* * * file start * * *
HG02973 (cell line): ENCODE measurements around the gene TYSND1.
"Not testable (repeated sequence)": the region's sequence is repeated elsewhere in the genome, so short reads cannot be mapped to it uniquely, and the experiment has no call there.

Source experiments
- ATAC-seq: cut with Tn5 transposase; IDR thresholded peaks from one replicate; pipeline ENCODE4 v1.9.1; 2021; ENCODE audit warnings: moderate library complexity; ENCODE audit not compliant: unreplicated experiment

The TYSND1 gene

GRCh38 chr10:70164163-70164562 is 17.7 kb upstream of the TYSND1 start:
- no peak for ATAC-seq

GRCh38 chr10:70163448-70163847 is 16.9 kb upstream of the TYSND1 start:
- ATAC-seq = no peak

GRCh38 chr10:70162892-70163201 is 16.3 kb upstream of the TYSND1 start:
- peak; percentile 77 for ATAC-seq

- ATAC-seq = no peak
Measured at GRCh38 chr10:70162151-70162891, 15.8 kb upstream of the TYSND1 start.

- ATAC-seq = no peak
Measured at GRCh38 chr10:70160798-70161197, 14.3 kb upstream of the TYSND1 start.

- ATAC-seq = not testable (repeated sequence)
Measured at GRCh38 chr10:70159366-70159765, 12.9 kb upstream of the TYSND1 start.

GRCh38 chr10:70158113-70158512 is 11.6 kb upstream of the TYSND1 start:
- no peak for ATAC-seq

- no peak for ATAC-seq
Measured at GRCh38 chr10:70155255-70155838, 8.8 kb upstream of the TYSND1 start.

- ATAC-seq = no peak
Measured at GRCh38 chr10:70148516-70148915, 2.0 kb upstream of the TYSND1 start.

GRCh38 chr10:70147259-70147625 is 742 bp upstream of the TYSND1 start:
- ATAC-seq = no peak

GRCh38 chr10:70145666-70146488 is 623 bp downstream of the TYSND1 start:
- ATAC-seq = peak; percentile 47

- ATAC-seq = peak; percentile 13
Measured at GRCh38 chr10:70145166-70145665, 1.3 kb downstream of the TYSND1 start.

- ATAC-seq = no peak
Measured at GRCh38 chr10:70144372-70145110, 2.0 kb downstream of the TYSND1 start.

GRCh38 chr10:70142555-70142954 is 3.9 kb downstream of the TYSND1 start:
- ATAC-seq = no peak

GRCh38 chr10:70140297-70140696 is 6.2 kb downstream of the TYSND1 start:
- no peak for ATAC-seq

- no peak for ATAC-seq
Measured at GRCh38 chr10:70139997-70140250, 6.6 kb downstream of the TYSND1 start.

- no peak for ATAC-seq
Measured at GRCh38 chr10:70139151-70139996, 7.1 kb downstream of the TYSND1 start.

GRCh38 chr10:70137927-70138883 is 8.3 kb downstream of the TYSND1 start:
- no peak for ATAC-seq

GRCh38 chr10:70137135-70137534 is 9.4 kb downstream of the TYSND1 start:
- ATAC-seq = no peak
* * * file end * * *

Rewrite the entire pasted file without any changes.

HG02973 (cell line): ENCODE measurements around the gene TYSND1.
"Not testable (repeated sequence)": the region's sequence is repeated elsewhere in the genome, so short reads cannot be mapped to it uniquely, and the experiment has no call there.

Source experiments
- ATAC-seq: cut with Tn5 transposase; IDR thresholded peaks from one replicate; pipeline ENCODE4 v1.9.1; 2021; ENCODE audit warnings: moderate library complexity; ENCODE audit not compliant: unreplicated experiment

The TYSND1 gene

GRCh38 chr10:70164163-70164562 is 17.7 kb upstream of the TYSND1 start:
- no peak for ATAC-seq

GRCh38 chr10:70163448-70163847 is 16.9 kb upstream of the TYSND1 start:
- ATAC-seq = no peak

GRCh38 chr10:70162892-70163201 is 16.3 kb upstream of the TYSND1 start:
- peak; percentile 77 for ATAC-seq

- ATAC-seq = no peak
Measured at GRCh38 chr10:70162151-70162891, 15.8 kb upstream of the TYSND1 start.

- ATAC-seq = no peak
Measured at GRCh38 chr10:70160798-70161197, 14.3 kb upstream of the TYSND1 start.

- ATAC-seq = not testable (repeated sequence)
Measured at GRCh38 chr10:70159366-70159765, 12.9 kb upstream of the TYSND1 start.

GRCh38 chr10:70158113-70158512 is 11.6 kb upstream of the TYSND1 start:
- no peak for ATAC-seq

- no peak for ATAC-seq
Measured at GRCh38 chr10:70155255-70155838, 8.8 kb upstream of the TYSND1 start.

- ATAC-seq = no peak
Measured at GRCh38 chr10:70148516-70148915, 2.0 kb upstream of the TYSND1 start.

GRCh38 chr10:70147259-70147625 is 742 bp upstream of the TYSND1 start:
- ATAC-seq = no peak

GRCh38 chr10:70145666-70146488 is 623 bp downstream of the TYSND1 start:
- ATAC-seq = peak; percentile 47

- ATAC-seq = peak; percentile 13
Measured at GRCh38 chr10:70145166-70145665, 1.3 kb downstream of the TYSND1 start.

- ATAC-seq = no peak
Measured at GRCh38 chr10:70144372-70145110, 2.0 kb downstream of the TYSND1 start.

GRCh38 chr10:70142555-70142954 is 3.9 kb downstream of the TYSND1 start:
- ATAC-seq = no peak

GRCh38 chr10:70140297-70140696 is 6.2 kb downstream of the TYSND1 start:
- no peak for ATAC-seq

- no peak for ATAC-seq
Measured at GRCh38 chr10:70139997-70140250, 6.6 kb downstream of the TYSND1 start.

- no peak for ATAC-seq
Measured at GRCh38 chr10:70139151-70139996, 7.1 kb downstream of the TYSND1 start.

GRCh38 chr10:70137927-70138883 is 8.3 kb downstream of the TYSND1 start:
- no peak for ATAC-seq

GRCh38 chr10:70137135-70137534 is 9.4 kb downstream of the TYSND1 start:
- ATAC-seq = no peak